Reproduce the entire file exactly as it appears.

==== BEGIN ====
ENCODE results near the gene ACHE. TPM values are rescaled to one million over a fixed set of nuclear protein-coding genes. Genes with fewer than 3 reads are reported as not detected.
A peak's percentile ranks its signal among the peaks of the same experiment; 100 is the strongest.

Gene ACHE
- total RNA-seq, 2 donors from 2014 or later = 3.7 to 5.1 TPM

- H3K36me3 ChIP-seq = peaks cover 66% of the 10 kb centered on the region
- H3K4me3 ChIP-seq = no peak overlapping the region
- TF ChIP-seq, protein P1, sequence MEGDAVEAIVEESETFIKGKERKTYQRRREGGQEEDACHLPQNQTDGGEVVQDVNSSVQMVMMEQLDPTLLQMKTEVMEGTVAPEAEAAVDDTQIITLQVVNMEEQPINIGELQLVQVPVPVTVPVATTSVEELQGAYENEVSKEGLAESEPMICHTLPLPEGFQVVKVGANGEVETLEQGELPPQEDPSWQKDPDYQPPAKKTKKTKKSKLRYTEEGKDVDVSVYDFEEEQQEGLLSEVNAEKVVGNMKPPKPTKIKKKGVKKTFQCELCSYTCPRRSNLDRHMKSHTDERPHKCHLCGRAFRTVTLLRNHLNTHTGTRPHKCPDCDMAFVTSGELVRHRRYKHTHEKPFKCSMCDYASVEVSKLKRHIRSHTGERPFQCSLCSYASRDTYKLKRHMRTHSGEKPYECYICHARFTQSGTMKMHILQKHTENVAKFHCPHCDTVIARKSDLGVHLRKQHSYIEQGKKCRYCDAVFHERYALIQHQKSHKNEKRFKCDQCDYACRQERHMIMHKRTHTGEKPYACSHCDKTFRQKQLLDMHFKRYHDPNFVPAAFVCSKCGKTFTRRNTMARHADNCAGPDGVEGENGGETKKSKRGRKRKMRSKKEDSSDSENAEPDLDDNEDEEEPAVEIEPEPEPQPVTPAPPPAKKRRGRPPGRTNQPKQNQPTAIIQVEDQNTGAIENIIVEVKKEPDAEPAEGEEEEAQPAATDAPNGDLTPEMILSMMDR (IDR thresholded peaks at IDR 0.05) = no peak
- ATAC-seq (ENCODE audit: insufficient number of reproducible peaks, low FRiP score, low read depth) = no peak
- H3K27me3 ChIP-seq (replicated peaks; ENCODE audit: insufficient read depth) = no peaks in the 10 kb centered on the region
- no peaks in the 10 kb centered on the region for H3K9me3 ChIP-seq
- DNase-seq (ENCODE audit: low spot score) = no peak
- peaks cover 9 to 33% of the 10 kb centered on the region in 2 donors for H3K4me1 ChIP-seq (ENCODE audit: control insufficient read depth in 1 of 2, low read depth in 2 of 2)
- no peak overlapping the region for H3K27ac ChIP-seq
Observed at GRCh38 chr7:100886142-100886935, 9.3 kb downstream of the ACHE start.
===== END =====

ENCODE results near the gene ACHE. TPM values are rescaled to one million over a fixed set of nuclear protein-coding genes. Genes with fewer than 3 reads are reported as not detected.
A peak's percentile ranks its signal among the peaks of the same experiment; 100 is the strongest.

Gene ACHE
- total RNA-seq, 2 donors from 2014 or later = 3.7 to 5.1 TPM

- H3K36me3 ChIP-seq = peaks cover 66% of the 10 kb centered on the region
- H3K4me3 ChIP-seq = no peak overlapping the region
- TF ChIP-seq, protein P1, sequence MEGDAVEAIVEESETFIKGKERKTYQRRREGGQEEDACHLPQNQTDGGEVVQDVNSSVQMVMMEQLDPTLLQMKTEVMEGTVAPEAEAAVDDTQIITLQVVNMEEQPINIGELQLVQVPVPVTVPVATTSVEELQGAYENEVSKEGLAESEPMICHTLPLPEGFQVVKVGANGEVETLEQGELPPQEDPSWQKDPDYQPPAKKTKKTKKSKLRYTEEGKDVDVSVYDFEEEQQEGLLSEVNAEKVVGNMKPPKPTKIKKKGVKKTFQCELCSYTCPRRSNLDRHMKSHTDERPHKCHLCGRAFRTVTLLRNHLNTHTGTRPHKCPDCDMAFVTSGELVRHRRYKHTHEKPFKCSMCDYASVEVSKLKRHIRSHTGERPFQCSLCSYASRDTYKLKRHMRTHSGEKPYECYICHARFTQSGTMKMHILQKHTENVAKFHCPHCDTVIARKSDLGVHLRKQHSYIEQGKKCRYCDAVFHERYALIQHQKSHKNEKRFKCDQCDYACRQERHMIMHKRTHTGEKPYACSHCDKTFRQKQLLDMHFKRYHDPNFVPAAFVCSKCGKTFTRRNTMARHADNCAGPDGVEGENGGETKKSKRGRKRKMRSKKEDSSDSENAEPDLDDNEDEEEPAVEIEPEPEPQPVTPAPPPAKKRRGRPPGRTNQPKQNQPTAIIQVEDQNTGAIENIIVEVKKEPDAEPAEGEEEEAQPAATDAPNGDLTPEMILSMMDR (IDR thresholded peaks at IDR 0.05) = no peak
- ATAC-seq (ENCODE audit: insufficient number of reproducible peaks, low FRiP score, low read depth) = no peak
- H3K27me3 ChIP-seq (replicated peaks; ENCODE audit: insufficient read depth) = no peaks in the 10 kb centered on the region
- no peaks in the 10 kb centered on the region for H3K9me3 ChIP-seq
- DNase-seq (ENCODE audit: low spot score) = no peak
- peaks cover 9 to 33% of the 10 kb centered on the region in 2 donors for H3K4me1 ChIP-seq (ENCODE audit: control insufficient read depth in 1 of 2, low read depth in 2 of 2)
- no peak overlapping the region for H3K27ac ChIP-seq
Observed at GRCh38 chr7:100886142-100886935, 9.3 kb downstream of the ACHE start.